My heart races as I eye the thick white envelope in our post office box. I hold my breath as I reach in and slowly pull it out. This is it. It’s real. I’m going off to college.
Back when I was a kid, college letters came in two formats – thin, narrow envelopes with a single sheet of rejection tucked inside, and thick envelopes that screamed, “Welcome!” as the glossy housing options and meal plan brochures came tumbling out. I’d had a few of the narrow kind but finally my day had come.
I dash back to the car and squeal across town, hastily parking outside my father’s office. I’m in such a hurry that I don’t even bother to check with his secretary. I dash around the corner, down the hall and throw open the door.
“IgotintocollegeI’mgoingtocollegeinCaliforniaIgotinIgotinSqueeeealll,” the words tumbling out of my mouth so quickly that spaces and punctuation can’t keep up.
I can see the exact moment that my father’s brain catches up with my enthusiasm. Not because he breaks into a huge smile. Oh no, his faces drains entirely of color and his eyes take on a look of absolute panic.
“You said I could go if I got in. I got in. I’m going. You said it. You can’t take it back now.”
“I know, but I just..I didn’t….”
“You didn’t think I’d get in, did you?”
He shakes his head, no words needed.
“You know what, Dad? I didn’t either. But I did. And now you have to pay for it.”
And he did. When I realized my dream of pursuing a degree in International Relations at a very exclusive liberal arts college in California, my mom and dad handed over every single penny he earned for two years to pay for it. In doing so, they taught me what it really means to support your children, especially when your child’s dream is your own personal nightmare.
That’s the funny thing about kids. Their youth and innocence prevents them from understanding all of the costs and implications associated with achieving their dreams. As parents, we have to strike that careful balance between encouraging them to work hard for their goals, but not telling them so much of the harsh reality that we completely discourage them.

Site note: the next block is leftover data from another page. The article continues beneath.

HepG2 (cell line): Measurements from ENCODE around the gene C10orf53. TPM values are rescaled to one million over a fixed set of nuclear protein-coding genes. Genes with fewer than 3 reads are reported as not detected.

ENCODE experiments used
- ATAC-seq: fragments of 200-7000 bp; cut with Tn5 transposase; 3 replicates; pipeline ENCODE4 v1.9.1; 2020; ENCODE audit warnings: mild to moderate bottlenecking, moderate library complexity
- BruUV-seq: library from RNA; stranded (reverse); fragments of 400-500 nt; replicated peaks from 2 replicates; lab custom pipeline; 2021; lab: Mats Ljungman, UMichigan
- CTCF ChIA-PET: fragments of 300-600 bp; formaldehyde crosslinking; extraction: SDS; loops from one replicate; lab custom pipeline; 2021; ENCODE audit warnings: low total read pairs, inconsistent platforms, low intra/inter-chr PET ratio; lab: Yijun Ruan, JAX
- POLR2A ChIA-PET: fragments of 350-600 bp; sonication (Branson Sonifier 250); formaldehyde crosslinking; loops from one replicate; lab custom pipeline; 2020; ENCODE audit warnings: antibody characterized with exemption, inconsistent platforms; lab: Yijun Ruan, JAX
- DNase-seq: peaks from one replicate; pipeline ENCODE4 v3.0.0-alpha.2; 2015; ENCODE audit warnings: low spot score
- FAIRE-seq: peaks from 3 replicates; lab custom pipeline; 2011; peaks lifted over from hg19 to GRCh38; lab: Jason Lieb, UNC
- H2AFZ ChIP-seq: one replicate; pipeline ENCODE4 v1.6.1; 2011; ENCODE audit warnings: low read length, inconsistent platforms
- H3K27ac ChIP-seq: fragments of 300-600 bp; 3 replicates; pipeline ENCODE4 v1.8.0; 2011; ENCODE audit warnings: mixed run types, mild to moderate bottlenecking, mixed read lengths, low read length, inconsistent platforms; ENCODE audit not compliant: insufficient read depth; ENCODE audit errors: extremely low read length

My parents knew that balance well. “Do the research,” they said as they threw me out at the library. “Convince us that this college really is the best.” “Earn your place there. They don’t know us from Adam. If you want to go, you’re gonna have to get in on your own merits.”
My parents knew from the moment I pulled out the college guide that the tuition was going to stretch us thin. They could have called a halt to things, pulled reality down around my ears and sent me right back down the street to the local college. But they didn’t. They saw my dream, a real (and realistic) dream that was just barely beyond the limits of my fingertips. Instead of grabbing my ankles and holding me down, my father and mother gave me a whole bunch of little nudges, none so huge as to make a difference on their own. But when you put them all together, they were just enough to land me that thick envelope in our mailbox.
Even though paying a small fortune in tuition for my last two years of college was going to turn his hair white and give him nightmares, that day my dad said yes.
Now I’m a grown up with my own kids staring up at me. Their dreams are still as little as they are. They want to be like me, or like their dad, or stay home and play with babies. I know that this won’t always be the case. Someday those kids are going to come running in the door with their words tripping out of their mouths faster than they can speak. They are going to drop some bombshell of a dream made reality on my doorstep.
Even though it will give me my own set of nightmares and turn my blonde locks grey, I will say yes. I just hope that when I do, my kids will look up at me with the same love and admiration as I have for my parents. If they forget, that’s okay. I know that one day they’ll realize just how much the sacrifice cost me, and they’ll do the same thing for the next generation to come. Making dreams come true is what being a parent is all about.